It's been five years to the day since I finally lost Aspen my
palomino and subject of this poem. He was an excellent saddle and driving horse - just never could get him to pack. I bought Aspen from a kill pen near St. Anthony, Idaho. He had arrived on a truck from Wyoming, but no one seemed to know exactly from where. He had been separated out from the rest of the herd and was being haggled over by a couple of local cowboys. I ended up the high bidder and then bought the horse after a vet check. Over the four years that I owned Aspen, he developed navicular disease and eventually I lost him. I miss that horse but take comfort in knowing that I gave him several good years that he probably would not have had otherwise.
Just Before They Closed The Door
by Paul Kern
Just before they closed the door,
Of the death truck bound for never more,
Tied to a rail with head hung low,
Stood a gelded horse of golden glow.
Run through the rocks, thistles and sage,
Of old Wyoming, five years of age,
Four cracked hooves and tender feet,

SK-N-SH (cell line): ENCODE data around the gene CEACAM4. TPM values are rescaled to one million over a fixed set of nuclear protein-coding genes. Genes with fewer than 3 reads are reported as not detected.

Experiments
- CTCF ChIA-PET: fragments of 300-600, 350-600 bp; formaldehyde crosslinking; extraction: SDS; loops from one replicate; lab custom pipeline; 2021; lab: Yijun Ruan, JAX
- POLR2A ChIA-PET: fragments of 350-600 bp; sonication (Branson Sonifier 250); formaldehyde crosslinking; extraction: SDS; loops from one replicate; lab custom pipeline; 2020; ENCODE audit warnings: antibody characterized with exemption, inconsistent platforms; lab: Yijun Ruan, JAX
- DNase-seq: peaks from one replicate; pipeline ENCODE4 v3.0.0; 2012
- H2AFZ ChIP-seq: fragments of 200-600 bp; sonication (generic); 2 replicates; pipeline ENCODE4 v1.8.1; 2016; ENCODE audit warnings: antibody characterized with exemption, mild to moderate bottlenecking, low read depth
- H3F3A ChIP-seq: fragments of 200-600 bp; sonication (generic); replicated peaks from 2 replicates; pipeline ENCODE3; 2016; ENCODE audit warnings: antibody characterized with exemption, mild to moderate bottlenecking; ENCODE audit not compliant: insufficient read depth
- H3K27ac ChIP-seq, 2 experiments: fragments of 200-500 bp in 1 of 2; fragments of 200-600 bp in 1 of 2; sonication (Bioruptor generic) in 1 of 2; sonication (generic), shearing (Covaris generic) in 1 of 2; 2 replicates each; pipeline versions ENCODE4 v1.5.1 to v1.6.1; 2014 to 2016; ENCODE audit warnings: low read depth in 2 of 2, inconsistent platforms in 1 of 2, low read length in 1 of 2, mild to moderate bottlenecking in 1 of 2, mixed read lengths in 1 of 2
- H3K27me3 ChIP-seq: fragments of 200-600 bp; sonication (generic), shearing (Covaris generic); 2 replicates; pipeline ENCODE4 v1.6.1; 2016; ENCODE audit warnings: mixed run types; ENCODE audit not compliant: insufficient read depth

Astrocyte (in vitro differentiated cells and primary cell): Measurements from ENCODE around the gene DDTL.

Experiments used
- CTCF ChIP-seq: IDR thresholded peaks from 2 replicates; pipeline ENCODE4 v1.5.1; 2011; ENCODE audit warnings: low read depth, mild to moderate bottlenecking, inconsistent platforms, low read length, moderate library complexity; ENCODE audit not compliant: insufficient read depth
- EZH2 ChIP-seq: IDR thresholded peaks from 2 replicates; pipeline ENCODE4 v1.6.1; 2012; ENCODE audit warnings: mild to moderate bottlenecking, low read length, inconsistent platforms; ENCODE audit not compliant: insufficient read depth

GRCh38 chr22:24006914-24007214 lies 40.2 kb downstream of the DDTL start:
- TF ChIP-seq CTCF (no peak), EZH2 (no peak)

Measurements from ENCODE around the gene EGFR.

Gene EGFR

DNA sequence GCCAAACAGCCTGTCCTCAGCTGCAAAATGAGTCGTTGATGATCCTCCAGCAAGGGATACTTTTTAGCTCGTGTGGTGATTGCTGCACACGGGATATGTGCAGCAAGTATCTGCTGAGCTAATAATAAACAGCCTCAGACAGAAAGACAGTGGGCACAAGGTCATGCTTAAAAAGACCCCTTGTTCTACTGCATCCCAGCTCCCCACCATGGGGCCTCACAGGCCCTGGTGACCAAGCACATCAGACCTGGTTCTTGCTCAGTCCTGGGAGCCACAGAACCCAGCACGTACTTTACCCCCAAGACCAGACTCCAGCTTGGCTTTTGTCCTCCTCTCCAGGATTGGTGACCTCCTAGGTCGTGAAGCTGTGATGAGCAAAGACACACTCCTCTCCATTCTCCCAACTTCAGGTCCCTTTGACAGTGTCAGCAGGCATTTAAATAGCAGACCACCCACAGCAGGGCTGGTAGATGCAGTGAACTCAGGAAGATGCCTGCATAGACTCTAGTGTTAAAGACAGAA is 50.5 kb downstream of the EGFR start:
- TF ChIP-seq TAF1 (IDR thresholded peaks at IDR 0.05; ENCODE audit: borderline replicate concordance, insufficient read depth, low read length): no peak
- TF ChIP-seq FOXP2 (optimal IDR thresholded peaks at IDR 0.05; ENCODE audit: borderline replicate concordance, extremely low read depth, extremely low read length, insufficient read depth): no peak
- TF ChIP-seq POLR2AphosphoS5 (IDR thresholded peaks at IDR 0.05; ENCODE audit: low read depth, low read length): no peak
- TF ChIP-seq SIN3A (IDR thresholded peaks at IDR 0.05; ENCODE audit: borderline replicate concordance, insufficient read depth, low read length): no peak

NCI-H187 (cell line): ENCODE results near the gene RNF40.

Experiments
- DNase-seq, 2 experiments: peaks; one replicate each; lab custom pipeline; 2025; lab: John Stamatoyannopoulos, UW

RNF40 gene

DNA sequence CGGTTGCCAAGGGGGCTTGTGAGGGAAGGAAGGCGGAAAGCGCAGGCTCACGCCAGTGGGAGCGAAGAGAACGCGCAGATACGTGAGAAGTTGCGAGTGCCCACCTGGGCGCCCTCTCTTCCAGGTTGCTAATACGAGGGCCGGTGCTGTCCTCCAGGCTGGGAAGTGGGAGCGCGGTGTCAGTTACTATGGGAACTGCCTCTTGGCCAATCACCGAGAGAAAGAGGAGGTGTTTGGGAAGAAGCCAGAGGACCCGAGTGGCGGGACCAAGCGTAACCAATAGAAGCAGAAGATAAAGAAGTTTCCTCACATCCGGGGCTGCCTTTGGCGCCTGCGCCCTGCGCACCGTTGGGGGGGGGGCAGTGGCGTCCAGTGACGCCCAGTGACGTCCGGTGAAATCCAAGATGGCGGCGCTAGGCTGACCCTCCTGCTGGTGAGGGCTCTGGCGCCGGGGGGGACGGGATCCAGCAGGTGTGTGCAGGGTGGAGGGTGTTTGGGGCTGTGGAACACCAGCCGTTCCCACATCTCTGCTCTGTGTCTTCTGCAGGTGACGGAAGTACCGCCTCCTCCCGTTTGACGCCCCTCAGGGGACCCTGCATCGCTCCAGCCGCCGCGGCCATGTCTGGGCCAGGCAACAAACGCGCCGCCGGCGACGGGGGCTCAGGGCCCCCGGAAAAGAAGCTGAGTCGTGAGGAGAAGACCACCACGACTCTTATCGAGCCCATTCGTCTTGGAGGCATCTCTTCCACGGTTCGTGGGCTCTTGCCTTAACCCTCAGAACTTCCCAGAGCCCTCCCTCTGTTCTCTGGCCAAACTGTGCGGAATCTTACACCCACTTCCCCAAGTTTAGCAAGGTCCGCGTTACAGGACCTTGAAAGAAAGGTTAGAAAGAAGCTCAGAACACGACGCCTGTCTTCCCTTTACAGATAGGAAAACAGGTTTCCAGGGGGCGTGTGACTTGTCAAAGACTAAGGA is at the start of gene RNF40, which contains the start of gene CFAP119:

Patiently waiting his death to meet.
Just across the northern border,
They take cash, check or money order,
Where many a ring-boned or heevy horse,
Has faced his end at the end of his course.
But why’s he there among this crowd?
This palomino so pretty - so proud?
Who can redeem him from the gore,
Of the death truck bound for never more?
I bid once, twice, thrice then four,
And bought this horse from never more.
New home, new shoes, new life and so,
Ran free the gelding of golden glow.
He’s proved to be a faithful friend,
Saved from the bullet of an early end,
And then I wondered about you and me,
Those who look but who cannot see.
Can He really save us as He said?
Will He buy us from the dead?
Or are we bound for that awful shore,
Door closed, fate sealed forever more?
Matter's litttle if you’re winded or worn,
He can redeem and make you reborn.
Before they close your lonesome door,
The choice is yours – ever or never more.